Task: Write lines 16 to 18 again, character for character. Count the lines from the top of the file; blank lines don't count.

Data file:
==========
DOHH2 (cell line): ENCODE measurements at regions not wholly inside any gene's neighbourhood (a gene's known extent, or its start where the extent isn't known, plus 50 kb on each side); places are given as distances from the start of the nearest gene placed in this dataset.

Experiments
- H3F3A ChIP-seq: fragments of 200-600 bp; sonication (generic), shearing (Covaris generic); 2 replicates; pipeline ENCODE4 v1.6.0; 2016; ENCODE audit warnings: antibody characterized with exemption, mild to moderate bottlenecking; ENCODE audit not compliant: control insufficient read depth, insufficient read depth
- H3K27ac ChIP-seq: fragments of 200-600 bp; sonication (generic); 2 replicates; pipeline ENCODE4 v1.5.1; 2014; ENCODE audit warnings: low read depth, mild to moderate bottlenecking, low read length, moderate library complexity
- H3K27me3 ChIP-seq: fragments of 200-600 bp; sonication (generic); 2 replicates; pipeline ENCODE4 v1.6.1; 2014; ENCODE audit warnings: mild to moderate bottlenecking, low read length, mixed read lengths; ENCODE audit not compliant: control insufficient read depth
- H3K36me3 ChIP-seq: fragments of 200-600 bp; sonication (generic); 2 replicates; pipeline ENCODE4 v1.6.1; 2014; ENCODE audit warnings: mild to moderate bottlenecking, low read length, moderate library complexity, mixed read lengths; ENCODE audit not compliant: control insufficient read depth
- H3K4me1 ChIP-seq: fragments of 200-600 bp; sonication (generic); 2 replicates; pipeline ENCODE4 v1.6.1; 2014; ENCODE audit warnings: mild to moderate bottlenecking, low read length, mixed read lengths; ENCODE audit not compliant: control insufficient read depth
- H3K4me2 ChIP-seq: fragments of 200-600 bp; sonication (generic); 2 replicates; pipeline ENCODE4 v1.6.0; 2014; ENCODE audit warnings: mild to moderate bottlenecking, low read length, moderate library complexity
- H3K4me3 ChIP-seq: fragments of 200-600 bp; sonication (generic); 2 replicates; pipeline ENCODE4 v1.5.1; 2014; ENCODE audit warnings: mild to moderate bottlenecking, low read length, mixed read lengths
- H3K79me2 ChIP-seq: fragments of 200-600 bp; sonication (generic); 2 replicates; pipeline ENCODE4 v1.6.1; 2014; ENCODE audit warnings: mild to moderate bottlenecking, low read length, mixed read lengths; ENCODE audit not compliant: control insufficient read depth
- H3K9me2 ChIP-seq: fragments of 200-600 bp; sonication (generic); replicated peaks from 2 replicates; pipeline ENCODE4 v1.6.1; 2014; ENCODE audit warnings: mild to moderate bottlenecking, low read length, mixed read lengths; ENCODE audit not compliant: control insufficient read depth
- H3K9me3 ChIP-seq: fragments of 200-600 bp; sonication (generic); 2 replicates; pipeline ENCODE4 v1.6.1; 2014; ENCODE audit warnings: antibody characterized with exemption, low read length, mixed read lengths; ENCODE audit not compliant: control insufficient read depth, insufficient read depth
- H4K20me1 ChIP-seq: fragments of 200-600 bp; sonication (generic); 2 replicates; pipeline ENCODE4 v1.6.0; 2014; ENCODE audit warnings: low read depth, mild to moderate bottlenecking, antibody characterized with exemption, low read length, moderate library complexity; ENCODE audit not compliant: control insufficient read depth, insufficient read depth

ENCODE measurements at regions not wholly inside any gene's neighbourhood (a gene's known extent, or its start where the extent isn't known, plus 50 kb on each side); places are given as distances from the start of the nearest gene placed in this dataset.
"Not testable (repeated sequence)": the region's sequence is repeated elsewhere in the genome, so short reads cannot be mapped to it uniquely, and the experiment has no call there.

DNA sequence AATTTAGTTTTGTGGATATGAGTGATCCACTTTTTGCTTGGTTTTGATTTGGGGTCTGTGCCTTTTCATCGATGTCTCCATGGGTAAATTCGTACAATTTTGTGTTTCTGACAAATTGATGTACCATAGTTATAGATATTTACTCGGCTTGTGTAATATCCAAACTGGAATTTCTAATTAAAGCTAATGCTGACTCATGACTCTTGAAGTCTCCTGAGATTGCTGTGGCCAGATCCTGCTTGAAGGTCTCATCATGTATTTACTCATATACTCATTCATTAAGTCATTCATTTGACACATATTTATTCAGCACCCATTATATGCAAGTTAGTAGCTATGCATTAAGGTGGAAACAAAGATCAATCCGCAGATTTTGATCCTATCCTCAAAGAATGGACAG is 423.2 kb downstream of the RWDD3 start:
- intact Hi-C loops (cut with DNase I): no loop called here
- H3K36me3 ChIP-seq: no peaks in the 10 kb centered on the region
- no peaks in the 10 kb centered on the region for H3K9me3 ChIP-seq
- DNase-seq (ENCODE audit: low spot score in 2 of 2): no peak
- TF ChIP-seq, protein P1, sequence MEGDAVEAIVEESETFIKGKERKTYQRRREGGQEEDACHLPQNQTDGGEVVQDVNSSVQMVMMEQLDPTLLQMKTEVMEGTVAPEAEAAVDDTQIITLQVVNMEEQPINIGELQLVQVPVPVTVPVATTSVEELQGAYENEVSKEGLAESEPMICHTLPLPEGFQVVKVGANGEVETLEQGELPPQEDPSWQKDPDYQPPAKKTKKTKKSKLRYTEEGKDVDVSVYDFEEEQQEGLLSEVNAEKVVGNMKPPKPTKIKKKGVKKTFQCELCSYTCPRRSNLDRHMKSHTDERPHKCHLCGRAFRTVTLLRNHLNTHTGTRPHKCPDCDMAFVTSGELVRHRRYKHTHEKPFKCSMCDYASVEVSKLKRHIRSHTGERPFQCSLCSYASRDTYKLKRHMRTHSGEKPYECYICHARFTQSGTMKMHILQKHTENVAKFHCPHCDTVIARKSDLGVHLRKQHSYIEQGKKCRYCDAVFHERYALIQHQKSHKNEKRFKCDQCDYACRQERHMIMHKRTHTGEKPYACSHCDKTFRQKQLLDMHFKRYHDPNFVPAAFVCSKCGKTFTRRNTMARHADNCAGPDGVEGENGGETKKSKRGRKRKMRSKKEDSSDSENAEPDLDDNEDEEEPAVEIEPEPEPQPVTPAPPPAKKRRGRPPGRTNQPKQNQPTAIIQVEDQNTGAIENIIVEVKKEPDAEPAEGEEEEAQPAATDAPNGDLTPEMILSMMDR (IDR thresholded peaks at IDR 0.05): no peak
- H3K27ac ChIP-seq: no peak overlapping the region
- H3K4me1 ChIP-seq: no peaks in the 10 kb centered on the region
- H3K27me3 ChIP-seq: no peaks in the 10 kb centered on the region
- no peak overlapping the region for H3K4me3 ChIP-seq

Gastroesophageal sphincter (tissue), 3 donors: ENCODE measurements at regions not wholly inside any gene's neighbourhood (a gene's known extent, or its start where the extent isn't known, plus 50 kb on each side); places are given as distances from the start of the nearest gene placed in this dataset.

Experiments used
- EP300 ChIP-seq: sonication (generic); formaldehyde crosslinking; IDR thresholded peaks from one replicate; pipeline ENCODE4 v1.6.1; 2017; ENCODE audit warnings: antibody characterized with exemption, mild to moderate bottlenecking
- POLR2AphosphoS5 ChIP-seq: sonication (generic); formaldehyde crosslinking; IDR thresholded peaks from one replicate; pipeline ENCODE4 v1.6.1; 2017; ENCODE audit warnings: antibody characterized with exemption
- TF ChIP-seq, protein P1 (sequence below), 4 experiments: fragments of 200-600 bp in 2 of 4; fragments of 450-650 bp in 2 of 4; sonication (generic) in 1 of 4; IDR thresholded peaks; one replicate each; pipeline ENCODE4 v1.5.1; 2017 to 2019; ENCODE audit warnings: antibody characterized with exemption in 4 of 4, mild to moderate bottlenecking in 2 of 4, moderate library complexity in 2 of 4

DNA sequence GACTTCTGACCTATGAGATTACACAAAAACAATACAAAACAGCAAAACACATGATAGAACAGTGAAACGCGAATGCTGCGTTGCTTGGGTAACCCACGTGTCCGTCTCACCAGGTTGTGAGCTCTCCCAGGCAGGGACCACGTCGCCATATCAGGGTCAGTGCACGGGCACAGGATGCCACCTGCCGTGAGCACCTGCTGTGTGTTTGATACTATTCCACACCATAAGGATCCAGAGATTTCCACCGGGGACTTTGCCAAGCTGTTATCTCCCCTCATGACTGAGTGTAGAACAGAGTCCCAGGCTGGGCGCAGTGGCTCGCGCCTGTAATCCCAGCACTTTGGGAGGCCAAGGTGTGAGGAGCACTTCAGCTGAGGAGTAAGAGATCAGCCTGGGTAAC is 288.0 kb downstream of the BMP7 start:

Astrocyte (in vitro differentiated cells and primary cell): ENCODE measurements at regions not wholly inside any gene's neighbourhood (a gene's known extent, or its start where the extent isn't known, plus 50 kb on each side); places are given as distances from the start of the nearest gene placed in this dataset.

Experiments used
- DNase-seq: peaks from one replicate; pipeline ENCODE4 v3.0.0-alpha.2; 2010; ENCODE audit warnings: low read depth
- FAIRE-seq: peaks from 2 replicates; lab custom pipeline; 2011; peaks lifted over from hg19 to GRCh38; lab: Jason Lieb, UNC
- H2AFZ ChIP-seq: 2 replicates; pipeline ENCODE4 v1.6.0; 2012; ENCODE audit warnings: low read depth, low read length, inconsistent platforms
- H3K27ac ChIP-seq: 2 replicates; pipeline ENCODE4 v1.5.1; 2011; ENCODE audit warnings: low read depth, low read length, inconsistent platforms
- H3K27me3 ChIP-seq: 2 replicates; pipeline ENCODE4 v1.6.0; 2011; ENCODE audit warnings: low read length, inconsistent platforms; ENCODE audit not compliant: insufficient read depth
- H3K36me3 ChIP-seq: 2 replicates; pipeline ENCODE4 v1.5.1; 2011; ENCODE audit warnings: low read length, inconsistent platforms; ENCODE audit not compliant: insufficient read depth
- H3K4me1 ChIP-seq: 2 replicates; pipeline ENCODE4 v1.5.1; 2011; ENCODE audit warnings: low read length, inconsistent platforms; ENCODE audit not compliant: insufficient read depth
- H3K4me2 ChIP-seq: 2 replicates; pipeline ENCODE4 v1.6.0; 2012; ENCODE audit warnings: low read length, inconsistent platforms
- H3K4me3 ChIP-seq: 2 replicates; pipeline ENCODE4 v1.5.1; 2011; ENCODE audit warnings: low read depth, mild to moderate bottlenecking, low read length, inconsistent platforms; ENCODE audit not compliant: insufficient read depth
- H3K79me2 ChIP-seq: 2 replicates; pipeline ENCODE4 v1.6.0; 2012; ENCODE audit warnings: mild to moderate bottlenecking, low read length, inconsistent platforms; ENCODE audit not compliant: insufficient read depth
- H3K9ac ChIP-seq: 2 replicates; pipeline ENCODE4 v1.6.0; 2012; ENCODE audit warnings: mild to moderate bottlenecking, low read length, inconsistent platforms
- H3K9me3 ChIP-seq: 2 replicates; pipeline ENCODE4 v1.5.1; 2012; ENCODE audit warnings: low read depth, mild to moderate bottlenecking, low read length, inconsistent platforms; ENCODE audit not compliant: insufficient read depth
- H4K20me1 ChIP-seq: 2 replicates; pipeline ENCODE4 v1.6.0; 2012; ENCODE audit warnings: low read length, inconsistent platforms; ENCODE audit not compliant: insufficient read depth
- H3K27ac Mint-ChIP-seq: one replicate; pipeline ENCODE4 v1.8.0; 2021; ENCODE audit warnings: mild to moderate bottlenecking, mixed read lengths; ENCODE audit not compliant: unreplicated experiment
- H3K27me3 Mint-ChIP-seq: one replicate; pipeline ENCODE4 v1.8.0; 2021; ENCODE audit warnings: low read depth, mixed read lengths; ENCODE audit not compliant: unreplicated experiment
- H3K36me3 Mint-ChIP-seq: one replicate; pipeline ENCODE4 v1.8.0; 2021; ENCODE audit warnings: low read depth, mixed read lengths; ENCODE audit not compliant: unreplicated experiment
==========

DNA sequence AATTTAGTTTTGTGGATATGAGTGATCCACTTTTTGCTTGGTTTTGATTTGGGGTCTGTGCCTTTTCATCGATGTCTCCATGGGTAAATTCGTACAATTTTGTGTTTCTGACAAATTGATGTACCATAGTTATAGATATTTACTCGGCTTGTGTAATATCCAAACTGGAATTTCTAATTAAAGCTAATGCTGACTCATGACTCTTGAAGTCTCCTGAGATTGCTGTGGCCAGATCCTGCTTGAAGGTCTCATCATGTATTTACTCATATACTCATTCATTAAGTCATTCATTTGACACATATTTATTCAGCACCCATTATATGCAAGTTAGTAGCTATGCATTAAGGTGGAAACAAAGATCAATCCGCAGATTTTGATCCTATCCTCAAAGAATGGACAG is 423.2 kb downstream of the RWDD3 start:
- intact Hi-C loops (cut with DNase I): no loop called here
- H3K36me3 ChIP-seq: no peaks in the 10 kb centered on the region